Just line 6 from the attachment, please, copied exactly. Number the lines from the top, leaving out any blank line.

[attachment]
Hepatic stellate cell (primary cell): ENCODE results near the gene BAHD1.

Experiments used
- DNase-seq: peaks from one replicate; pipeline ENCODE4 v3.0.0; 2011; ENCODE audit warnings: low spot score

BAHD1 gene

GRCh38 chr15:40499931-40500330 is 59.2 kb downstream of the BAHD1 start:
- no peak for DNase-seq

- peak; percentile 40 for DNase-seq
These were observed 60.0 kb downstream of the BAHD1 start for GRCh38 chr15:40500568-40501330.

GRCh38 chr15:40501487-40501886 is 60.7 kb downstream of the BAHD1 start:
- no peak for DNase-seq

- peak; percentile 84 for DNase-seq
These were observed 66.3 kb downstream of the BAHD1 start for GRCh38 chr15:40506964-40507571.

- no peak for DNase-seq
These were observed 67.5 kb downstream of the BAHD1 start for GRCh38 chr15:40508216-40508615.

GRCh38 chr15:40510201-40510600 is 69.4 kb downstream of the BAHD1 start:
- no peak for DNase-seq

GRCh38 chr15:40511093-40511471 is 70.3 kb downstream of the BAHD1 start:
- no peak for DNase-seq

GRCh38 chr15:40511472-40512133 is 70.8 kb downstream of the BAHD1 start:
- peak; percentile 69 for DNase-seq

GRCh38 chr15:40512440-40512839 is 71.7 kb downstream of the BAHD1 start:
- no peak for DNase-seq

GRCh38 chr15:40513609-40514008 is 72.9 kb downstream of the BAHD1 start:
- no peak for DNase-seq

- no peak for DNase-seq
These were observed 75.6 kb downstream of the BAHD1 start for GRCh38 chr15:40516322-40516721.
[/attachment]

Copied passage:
- no peak for DNase-seq